Havana Club 3
7 Jun. 2017
Lime, sugar and rum: the Cuban Holy Trinity.

In Cuba, they have their own version of the Holy Trinity. Lime, sugar and rum: the island’s most typical citrus, the product of the wonderful plant Columbus introduced centuries ago and the spirit that made Cuba famous throughout the world. Properly combined (it’s as easy as 2 parts rum, 1 part sugar and 1 part lime), this Cuban Trinity has given the world its finest cocktail: the Daiquiri.
Some say it was invented around 1898 by an American engineer called Jenning Cox near Santiago de Cuba. He had run out of gin and decided to improvise with Cuban light rum. His guests approved. Although historical research suggests that American miners might have indeed had something to do with it, the rum, citrus and sweet mixture is quintessentially Cuban: the Canchanchara, Cuba’s first cocktail, drunk by the heroes of the independence war, was already built upon this time-honored formula.
No one mixed cocktails quite as well as the Cuban cantineros (bartenders) of the 1920’s and 1930’s. Many of them were proud of their ability to flawlessly balance sour and sweet in the Daiquiri. Emilio ‘Maragato’ Gonzalez was credited with bringing the drink to Havana from Santiago and Vincente Gayo would delight anyone who stopped for one at the Havana Club Bar, right opposite the city’s cathedral. But one man perfected the Daiquiri in completely original ways: his name was Constantino Ribalaigua (Constante to his friends), and El Floridita, his bar, quickly became known as “The Cradle of the Daiquiri”.
At Floridita, Constante and his team not only made the best classic Daiquiris in the world, they also came up with a number of twists that have stood the test time. The Daiquiri #1, as they called it, respected the basic formula and it was shaken to perfection, so it would come out perfectly chilled and crisp. The Daiquiri #2 added a trace amount of orange juice and curaçao. The Daiquiri #3 followed the same format, but traded in the orange for grapefruit — favoured by Cubans for its subtle flavours — and maraschino, an Italian dry Cherry liqueur. The #3 became the basis for the famous Hemingway Daiquiri, such was the love of the famous author for this drink. The Daiquiri #5 just added trace amounts of grenadine for those who wanted their drink pink but really, Constante could have stopped at his masterwork, the Daiquiri #4 — the blended drink everyone knows as the Frozen Daiquiri.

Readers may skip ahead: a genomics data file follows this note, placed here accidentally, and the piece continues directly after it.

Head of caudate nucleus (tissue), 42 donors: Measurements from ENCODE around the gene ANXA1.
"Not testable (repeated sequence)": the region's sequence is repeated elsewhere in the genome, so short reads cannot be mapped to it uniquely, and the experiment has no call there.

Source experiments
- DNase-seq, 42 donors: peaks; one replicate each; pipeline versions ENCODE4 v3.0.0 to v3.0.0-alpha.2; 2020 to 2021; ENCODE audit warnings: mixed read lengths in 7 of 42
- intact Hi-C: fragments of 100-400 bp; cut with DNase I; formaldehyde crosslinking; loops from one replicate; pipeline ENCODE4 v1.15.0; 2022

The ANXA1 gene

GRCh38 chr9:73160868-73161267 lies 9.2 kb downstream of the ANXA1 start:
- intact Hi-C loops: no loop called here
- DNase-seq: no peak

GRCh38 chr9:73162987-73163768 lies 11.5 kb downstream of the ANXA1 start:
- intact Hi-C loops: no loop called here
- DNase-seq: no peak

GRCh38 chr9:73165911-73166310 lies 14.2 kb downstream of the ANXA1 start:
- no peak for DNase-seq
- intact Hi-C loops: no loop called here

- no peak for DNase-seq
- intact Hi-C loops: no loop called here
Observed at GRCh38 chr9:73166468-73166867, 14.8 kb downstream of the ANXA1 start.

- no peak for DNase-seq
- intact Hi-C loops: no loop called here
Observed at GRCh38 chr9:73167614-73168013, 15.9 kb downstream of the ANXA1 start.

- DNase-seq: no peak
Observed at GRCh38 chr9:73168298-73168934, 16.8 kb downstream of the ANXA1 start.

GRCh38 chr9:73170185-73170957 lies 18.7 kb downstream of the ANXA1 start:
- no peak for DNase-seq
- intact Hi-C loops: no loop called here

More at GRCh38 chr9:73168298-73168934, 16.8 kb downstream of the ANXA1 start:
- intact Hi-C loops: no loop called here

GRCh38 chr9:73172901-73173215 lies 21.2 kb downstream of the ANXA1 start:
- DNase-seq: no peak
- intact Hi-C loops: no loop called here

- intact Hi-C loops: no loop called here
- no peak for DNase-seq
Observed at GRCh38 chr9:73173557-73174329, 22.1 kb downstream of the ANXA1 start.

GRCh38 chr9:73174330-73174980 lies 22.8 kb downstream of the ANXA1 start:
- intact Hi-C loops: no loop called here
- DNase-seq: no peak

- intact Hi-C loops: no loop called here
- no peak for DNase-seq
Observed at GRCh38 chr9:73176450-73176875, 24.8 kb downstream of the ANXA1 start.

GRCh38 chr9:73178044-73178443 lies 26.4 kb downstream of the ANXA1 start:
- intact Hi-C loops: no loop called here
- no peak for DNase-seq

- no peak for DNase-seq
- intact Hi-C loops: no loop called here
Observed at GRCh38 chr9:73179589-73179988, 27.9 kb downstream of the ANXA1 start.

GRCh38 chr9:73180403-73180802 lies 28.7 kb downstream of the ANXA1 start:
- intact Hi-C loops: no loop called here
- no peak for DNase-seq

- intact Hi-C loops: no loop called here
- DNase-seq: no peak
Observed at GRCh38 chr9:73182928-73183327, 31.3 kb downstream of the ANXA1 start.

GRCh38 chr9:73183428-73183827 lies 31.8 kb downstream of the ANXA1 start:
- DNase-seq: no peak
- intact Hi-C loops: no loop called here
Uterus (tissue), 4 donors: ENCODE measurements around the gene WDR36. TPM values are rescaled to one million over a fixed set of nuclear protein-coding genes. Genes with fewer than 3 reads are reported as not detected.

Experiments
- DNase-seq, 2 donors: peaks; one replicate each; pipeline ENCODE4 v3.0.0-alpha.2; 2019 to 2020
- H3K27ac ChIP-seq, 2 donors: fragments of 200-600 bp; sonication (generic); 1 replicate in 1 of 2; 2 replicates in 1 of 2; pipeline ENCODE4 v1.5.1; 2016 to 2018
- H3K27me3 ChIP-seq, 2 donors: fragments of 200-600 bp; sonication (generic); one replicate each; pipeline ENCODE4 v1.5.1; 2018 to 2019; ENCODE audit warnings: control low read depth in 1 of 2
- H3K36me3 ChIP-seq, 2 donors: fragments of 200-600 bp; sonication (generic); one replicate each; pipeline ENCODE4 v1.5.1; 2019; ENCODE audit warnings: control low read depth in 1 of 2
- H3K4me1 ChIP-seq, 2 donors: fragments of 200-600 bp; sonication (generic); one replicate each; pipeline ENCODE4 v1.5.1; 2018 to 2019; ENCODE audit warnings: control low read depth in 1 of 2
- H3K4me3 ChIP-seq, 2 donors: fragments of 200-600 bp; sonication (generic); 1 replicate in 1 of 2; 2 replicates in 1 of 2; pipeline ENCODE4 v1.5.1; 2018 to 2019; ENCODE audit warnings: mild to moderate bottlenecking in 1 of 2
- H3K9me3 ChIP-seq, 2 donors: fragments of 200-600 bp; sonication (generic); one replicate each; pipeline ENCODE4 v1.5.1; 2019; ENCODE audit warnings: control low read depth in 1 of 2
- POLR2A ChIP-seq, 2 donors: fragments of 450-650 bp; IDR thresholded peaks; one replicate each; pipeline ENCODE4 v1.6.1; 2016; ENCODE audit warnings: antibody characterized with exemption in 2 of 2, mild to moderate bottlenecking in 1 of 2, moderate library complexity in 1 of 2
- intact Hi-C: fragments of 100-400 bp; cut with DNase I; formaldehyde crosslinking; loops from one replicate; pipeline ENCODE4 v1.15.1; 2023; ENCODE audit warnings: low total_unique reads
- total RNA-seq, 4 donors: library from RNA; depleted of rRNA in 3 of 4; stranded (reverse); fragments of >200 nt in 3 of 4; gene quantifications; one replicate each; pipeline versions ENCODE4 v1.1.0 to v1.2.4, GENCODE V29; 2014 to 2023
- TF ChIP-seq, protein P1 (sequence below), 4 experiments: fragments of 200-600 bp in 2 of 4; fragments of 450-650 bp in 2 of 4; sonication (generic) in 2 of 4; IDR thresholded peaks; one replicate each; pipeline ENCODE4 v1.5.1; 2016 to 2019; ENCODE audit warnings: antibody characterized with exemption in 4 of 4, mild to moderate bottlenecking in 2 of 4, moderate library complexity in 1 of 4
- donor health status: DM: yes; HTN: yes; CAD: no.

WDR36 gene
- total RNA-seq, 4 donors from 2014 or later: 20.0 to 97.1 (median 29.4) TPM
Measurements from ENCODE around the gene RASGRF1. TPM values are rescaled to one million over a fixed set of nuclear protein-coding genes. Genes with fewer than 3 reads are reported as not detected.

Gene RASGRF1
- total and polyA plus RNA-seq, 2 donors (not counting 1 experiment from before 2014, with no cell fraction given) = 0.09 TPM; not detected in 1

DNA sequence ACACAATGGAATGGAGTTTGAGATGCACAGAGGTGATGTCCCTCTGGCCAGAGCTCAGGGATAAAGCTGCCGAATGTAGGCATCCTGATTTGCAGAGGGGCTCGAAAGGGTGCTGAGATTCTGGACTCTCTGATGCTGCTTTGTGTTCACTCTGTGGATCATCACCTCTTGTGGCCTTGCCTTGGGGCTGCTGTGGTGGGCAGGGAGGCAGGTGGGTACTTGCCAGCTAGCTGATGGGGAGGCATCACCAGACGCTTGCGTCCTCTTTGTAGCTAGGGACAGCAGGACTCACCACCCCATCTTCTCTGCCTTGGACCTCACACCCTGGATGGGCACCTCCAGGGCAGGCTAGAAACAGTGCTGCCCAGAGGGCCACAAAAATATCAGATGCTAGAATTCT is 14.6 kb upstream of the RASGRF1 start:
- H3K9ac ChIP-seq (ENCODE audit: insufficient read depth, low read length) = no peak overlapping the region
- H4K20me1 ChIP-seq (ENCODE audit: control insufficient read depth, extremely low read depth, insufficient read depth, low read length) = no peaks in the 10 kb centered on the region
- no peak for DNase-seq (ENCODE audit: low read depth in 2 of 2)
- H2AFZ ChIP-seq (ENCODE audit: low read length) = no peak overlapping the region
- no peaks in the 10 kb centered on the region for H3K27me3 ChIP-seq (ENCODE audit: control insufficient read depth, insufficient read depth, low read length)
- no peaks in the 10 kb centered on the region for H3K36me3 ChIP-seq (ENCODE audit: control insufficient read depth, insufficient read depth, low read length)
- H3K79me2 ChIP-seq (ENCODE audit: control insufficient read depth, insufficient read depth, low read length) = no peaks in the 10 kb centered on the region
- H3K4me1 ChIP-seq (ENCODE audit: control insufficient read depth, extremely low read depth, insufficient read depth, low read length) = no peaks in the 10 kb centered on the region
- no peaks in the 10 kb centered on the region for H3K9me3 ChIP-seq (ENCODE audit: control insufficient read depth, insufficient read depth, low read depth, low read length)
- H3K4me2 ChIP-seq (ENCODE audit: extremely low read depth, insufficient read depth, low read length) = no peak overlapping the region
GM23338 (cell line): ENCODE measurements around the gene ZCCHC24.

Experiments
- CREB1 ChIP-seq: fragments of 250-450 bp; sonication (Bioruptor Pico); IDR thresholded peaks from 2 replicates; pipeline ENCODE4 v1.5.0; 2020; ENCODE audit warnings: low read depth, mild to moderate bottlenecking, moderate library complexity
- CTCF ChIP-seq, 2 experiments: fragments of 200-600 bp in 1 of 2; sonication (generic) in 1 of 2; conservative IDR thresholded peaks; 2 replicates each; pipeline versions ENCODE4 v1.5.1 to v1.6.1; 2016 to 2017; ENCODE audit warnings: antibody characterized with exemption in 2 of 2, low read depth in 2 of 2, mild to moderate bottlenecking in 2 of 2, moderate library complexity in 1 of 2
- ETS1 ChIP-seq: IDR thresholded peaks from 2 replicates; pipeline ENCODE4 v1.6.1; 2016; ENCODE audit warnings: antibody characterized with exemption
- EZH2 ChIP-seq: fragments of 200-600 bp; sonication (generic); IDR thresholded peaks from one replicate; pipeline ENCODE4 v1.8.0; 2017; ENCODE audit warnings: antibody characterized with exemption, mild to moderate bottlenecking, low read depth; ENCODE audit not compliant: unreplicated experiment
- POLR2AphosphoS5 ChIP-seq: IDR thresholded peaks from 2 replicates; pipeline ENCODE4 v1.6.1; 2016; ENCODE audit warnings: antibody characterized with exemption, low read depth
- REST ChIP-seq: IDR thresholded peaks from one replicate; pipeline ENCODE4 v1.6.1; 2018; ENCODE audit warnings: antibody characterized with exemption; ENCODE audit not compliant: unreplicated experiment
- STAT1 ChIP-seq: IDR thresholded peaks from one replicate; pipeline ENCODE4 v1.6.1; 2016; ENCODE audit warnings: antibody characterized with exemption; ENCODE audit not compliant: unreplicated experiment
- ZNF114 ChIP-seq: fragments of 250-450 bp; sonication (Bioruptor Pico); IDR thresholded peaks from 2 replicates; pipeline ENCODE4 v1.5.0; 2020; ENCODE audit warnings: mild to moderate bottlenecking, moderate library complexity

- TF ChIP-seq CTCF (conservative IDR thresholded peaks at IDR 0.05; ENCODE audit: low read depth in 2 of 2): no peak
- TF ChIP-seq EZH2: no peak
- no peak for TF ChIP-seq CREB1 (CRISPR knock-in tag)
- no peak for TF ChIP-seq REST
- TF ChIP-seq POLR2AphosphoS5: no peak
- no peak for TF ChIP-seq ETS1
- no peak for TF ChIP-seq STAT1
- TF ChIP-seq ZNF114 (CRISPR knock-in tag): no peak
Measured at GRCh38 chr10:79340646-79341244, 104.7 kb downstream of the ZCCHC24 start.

Watching an expert cantinero make a Frozen Daiquiri is a spectacular experience. Look at him hand-squeezing the lime juice, see how he adds a spoonful of pure white sugar in the blender before scooping in the perfect amount of cracked ice. And the rum? Well, he pours it while the blender’s blades are already spinning. He does it gradually so the Daiquiri literally takes shape before your eyes and, once served, it needs to have the texture of the smoothest snow. This guarantees the freshest, best balanced and most refreshing Daiquiri.
The Daiquiri, in all its forms, has been one of the world’s most popular cocktails for over a century. It has inspired countless bartenders to create their own versions, and every tropical drink owes a debt of gratitude to the cantineros who perfected the formula. There’s no great bar without a great Daiquiri. But who says you can’t make one at home? You could have a go at the Frozen Daiquiri, but the original Daiquiri is as easy to make as it is pleasant to drink: pour 50 ml of Havana Club 3 Años, 25 ml of freshly squeezed lime juice and 25 ml of sugar syrup (or a heaped tablespoon of white sugar) over ice into your shaker — although any good, clean mason jar will work as well. Shake well until perfectly chilled and let the magic of the Cuban trinity work its wonders on you and your guests. It’s as easy as 2-1-1.

François Monti